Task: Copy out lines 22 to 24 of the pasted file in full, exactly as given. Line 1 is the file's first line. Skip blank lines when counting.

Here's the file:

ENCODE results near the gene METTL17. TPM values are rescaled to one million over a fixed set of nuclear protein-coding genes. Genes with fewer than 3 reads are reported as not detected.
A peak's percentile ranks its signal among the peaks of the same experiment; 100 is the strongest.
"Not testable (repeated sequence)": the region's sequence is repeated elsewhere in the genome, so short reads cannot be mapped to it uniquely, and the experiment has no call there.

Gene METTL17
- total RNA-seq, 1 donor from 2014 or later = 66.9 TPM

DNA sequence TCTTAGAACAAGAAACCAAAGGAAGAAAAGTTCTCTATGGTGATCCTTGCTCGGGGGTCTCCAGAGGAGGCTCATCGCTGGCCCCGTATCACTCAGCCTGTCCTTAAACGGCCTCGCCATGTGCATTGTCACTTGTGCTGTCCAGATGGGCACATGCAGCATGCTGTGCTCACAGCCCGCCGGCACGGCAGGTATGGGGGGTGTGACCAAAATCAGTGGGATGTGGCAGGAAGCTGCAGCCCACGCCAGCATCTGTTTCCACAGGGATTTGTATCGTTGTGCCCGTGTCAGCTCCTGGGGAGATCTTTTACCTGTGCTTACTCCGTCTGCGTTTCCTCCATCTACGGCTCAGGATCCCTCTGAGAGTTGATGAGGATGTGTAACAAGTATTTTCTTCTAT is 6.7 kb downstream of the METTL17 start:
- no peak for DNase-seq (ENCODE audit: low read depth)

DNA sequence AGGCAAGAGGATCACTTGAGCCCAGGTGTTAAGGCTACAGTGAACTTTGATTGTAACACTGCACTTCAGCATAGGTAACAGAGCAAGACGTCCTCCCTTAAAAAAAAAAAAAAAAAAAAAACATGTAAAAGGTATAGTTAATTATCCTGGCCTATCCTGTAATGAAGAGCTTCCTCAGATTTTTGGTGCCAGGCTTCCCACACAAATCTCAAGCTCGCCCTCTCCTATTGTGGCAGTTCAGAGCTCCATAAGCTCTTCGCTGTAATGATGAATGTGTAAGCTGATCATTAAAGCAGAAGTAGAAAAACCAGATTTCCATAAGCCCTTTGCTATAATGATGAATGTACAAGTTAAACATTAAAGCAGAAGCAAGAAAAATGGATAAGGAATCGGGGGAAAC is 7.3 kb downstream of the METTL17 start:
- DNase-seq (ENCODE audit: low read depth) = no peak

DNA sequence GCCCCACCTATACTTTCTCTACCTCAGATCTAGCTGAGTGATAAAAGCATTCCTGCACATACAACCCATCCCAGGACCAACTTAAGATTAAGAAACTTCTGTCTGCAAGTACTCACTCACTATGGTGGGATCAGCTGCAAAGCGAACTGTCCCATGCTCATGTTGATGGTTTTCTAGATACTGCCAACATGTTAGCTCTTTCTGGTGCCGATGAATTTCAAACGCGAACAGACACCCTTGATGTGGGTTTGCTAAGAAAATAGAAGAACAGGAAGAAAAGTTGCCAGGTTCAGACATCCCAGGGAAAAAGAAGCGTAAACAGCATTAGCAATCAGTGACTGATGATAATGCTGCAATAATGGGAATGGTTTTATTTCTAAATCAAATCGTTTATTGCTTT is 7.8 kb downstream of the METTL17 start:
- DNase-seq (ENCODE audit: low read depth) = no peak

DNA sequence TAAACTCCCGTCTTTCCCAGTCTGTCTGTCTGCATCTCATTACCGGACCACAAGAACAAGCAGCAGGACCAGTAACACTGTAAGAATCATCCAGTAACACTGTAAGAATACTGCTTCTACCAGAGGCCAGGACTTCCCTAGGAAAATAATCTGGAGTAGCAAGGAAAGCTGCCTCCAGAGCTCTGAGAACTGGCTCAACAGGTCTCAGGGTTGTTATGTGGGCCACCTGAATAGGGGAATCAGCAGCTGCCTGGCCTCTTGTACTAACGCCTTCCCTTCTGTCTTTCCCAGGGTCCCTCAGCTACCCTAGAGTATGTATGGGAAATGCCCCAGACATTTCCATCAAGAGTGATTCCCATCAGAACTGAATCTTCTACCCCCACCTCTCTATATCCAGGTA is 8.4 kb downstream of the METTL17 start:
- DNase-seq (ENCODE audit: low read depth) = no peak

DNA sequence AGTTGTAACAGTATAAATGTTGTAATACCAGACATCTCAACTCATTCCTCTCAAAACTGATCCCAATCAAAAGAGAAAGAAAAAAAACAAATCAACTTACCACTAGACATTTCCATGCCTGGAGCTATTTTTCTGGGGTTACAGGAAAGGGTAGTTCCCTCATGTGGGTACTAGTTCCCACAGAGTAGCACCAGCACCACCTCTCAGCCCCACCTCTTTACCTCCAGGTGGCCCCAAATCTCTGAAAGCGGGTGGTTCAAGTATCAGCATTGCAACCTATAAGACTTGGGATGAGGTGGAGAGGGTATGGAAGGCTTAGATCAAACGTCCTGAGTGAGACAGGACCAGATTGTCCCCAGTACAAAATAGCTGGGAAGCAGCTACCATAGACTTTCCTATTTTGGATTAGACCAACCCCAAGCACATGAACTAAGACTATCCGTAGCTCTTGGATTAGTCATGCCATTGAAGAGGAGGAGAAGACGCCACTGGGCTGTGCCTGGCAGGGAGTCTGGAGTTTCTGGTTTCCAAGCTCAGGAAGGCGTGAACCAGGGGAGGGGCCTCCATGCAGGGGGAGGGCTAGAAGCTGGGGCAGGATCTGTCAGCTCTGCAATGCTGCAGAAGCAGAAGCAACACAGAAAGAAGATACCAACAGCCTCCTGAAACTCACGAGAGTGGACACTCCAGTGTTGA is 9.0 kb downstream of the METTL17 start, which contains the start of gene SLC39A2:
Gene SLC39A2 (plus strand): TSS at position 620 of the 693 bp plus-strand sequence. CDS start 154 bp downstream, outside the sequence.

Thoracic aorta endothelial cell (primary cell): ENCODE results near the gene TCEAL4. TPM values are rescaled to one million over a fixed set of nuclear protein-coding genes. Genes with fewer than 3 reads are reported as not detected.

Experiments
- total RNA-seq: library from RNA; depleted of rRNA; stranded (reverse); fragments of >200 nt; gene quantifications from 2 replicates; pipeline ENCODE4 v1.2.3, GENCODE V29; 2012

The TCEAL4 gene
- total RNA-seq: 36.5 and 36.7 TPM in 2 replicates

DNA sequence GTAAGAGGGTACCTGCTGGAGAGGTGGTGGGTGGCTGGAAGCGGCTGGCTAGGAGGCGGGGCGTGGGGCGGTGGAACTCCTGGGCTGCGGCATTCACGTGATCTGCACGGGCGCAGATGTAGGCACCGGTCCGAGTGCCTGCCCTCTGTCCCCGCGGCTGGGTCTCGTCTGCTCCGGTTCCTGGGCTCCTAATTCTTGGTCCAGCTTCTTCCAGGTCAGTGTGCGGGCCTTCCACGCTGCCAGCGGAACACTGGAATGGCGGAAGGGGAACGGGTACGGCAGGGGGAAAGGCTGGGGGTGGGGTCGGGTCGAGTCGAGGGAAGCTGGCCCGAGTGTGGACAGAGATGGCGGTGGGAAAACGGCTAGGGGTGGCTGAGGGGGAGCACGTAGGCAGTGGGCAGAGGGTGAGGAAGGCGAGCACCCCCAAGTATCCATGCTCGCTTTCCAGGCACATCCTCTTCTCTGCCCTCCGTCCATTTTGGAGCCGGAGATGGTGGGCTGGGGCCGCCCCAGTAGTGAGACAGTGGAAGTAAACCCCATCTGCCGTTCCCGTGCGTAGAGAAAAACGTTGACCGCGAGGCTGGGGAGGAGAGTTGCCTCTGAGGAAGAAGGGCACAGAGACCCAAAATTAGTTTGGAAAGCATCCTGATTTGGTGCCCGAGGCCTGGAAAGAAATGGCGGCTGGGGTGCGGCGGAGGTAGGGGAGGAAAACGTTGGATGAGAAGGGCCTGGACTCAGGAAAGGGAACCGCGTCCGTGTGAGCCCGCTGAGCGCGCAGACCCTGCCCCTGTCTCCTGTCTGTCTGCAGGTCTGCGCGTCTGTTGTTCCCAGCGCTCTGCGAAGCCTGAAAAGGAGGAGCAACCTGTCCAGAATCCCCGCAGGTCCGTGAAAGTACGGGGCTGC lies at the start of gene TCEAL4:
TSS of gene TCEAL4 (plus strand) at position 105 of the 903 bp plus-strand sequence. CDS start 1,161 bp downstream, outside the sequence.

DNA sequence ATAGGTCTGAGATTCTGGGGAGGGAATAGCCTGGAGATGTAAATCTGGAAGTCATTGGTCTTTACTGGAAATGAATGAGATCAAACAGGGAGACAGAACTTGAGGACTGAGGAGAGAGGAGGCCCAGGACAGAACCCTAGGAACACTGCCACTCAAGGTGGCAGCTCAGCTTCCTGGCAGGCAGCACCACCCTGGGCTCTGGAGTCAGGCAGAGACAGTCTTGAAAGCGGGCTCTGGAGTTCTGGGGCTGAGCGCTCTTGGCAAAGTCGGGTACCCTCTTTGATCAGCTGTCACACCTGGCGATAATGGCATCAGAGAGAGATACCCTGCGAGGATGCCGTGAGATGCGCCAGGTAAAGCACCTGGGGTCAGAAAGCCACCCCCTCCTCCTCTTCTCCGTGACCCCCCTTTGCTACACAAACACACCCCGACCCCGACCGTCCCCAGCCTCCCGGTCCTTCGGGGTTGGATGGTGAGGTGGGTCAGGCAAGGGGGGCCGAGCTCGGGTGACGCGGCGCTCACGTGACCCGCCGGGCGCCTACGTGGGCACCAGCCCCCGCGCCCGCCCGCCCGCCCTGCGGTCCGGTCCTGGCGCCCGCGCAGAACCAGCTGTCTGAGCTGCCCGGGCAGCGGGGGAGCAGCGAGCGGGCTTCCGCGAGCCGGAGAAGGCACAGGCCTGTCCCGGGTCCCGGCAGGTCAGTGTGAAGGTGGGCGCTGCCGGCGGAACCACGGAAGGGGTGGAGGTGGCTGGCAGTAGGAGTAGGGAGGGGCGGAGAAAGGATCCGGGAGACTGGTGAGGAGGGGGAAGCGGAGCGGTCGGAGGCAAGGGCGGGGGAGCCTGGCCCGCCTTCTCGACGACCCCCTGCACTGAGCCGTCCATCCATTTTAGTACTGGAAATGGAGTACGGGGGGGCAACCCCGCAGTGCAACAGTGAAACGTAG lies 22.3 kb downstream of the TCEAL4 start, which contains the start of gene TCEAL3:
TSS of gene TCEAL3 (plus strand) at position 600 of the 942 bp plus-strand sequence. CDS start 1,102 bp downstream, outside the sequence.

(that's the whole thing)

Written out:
TSS of gene TCEAL4 (plus strand) at position 105 of the 903 bp plus-strand sequence. CDS start 1,161 bp downstream, outside the sequence.

DNA sequence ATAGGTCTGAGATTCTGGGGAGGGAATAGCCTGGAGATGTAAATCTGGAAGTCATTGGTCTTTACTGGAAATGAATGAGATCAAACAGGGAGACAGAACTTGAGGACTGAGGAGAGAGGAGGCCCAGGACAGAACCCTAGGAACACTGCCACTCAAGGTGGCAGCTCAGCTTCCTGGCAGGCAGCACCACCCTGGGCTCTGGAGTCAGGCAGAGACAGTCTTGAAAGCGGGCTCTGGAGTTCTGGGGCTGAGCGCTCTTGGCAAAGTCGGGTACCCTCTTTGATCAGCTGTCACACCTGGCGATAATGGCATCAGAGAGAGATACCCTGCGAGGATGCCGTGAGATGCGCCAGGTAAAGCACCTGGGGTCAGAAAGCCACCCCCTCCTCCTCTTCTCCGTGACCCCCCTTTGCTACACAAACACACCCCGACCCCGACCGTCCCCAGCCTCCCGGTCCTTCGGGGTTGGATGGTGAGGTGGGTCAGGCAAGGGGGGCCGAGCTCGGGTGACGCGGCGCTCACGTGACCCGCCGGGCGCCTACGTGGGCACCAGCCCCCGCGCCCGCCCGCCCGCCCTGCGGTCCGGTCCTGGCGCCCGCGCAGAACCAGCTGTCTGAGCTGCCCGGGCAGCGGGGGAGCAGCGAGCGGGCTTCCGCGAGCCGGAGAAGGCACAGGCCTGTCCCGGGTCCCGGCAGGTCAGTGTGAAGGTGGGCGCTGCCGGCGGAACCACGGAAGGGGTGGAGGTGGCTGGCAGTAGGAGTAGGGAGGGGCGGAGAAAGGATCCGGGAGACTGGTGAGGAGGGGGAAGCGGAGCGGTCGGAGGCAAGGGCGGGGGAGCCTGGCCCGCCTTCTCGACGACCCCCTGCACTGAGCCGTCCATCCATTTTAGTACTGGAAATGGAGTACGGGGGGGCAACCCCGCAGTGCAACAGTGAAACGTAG lies 22.3 kb downstream of the TCEAL4 start, which contains the start of gene TCEAL3:
TSS of gene TCEAL3 (plus strand) at position 600 of the 942 bp plus-strand sequence. CDS start 1,102 bp downstream, outside the sequence.